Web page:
Impartial Stranger: History and Intertextuality in Gibbon's Decline and Fall of the Roman Empire
University of Delaware Press, 1999 - 290 pages
The analysis of particular cases of the interplay of dramatic and fictional forms in this eighteenth-century landmark provides a perspective on theories of historical narrative as well as an illustration of the problems encountered by Enlightenment historians in finding a satisfactory literary vehicle."--BOOK JACKET.
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Tropes of Transcendence
Pandemonium and Romance 100 2 Pandemonium and Romance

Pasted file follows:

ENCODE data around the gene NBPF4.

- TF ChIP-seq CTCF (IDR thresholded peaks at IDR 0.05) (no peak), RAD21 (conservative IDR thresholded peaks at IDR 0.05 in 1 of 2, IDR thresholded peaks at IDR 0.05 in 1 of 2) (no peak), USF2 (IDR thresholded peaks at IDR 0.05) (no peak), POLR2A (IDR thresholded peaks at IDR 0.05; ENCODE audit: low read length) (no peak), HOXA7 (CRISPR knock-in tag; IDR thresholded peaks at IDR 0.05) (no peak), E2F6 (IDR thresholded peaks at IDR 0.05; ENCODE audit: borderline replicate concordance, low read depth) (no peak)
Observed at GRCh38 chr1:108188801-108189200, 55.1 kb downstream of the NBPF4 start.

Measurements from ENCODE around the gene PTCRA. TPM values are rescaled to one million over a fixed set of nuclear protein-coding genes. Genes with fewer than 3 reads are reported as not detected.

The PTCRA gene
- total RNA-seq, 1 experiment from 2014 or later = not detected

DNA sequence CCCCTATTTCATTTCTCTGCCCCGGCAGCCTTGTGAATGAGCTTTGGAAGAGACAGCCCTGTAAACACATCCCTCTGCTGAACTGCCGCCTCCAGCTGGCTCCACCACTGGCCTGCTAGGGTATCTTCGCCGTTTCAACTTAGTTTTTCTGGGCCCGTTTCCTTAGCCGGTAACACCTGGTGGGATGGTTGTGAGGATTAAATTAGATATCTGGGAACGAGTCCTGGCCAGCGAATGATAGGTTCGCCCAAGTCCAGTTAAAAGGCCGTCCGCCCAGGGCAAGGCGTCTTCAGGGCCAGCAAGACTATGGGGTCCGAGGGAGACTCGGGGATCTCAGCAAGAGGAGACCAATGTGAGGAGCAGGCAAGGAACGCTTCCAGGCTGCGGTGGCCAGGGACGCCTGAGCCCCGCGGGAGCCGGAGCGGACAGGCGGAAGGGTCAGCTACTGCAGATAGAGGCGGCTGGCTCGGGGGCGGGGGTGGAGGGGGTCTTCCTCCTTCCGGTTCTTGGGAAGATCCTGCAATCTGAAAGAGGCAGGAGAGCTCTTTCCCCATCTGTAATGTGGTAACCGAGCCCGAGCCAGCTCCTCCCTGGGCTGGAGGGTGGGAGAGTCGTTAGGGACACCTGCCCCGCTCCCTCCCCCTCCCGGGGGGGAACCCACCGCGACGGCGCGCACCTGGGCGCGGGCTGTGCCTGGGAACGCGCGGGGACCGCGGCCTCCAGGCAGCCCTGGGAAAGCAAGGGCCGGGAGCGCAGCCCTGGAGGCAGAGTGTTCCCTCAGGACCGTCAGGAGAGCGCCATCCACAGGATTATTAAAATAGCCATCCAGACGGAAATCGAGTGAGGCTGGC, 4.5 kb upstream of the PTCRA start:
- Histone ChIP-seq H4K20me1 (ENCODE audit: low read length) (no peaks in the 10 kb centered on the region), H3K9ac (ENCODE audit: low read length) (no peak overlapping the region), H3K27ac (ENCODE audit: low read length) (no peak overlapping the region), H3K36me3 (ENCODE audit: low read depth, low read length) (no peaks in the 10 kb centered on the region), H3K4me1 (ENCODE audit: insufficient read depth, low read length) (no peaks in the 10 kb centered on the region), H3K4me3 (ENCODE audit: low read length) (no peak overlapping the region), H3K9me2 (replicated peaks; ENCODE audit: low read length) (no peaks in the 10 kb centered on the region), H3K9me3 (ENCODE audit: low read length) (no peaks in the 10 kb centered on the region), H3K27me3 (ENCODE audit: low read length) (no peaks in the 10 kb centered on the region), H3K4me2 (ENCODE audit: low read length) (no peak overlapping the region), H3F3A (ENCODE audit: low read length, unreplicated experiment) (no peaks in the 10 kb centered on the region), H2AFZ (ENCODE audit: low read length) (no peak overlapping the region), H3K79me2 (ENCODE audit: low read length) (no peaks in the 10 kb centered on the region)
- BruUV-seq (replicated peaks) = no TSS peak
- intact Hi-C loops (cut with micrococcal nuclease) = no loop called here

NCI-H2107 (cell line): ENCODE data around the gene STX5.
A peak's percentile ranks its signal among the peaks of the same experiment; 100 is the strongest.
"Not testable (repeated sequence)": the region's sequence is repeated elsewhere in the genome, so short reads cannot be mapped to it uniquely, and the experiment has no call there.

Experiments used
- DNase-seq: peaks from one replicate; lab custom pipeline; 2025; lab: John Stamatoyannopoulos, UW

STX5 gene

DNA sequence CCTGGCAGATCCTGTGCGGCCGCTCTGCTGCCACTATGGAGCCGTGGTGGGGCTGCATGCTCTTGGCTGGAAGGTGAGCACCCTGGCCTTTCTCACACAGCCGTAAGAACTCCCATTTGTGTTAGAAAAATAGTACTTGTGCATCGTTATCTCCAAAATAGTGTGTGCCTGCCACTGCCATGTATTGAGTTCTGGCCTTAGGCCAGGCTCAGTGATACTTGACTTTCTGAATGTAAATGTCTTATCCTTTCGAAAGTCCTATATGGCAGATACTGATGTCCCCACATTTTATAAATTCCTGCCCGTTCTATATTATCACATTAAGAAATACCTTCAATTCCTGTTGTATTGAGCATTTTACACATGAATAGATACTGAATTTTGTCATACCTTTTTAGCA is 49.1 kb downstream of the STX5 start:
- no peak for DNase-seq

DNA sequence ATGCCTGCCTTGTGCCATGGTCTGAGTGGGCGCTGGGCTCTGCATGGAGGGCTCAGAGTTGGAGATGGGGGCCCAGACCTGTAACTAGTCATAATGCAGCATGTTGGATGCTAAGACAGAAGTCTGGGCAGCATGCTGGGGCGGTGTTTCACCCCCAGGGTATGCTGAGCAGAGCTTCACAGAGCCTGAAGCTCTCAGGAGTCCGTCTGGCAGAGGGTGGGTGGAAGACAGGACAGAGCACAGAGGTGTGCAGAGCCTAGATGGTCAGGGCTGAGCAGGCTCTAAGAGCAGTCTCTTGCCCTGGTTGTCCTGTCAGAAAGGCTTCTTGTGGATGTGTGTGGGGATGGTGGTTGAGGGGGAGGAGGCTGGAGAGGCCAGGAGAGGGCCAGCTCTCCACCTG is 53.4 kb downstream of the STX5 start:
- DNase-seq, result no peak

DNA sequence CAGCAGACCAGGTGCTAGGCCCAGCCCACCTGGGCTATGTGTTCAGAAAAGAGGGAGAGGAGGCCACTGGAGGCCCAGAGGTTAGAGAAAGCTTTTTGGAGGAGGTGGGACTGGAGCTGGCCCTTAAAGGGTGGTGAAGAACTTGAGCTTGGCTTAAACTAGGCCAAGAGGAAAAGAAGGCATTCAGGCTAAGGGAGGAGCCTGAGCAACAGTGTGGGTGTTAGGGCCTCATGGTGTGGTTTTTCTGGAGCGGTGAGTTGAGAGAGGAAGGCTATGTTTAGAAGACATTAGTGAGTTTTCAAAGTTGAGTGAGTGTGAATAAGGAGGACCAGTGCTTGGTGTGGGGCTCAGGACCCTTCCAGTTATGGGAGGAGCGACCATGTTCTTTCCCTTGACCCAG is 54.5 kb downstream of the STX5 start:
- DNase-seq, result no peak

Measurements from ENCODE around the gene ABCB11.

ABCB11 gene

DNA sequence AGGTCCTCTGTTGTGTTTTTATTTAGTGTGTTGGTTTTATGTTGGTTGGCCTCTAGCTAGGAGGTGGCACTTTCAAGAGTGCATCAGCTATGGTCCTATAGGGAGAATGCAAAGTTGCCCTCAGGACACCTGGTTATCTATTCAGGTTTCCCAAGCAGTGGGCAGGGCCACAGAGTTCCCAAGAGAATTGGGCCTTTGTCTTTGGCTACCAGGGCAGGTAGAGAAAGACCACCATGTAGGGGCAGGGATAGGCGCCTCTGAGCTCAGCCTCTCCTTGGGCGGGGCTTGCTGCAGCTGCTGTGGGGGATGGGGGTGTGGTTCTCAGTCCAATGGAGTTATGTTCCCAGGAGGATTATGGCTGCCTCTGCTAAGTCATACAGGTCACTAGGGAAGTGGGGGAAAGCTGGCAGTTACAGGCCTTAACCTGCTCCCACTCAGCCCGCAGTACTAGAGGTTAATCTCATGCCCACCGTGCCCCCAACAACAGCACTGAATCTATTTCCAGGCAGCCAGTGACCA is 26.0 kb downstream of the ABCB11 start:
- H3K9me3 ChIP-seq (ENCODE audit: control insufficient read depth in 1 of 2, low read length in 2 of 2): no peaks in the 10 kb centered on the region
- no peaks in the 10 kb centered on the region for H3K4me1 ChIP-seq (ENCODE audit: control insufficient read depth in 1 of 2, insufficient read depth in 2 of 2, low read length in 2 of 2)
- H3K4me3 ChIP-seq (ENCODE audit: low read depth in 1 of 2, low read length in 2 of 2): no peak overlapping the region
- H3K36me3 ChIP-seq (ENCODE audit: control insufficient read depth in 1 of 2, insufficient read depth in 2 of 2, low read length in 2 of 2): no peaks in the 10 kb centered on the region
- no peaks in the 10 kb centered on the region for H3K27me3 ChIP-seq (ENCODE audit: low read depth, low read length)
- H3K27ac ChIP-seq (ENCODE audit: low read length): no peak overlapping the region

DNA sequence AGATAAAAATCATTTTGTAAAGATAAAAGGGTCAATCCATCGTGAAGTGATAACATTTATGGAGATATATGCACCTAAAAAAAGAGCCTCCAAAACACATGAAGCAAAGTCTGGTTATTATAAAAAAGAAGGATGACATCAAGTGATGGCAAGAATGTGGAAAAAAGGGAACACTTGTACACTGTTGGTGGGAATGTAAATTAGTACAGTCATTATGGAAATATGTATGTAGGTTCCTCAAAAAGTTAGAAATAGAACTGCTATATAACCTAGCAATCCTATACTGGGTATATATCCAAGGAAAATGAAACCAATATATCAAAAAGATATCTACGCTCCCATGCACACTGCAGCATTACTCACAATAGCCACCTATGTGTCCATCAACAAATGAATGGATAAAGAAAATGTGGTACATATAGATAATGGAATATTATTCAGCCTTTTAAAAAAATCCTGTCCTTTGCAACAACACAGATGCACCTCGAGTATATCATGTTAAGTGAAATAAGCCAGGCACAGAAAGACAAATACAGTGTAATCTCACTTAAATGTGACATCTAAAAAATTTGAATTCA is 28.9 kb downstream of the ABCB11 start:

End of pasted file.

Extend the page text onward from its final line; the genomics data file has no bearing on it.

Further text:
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actual already ancient appears argues calls century chapter character claims classical consciousness construction critical cultural Decline and Fall desire dialogue discourse doubt eighteenth eighteenth-century emperor empire epic evidence example experience expression fact fiction figure footnotes function Gibbon gives historian historiographical human ideal ideas identity imagination imitation impartial stranger important interpretation intertextual kind knowledge language less limits lines linguistic literary lived material means metaphors method mind mode narrative narrator nature notes notion novel object observer original passage past perhaps position practice present principle problem question reader reading reason reconstruction reference relation remarks reveals rhetorical romance Rome says seems sense significance signs social sources speech stand structure suggests symbolic textual theory things thought tion traces traditional transcendence translation truth turn University Press values voice writing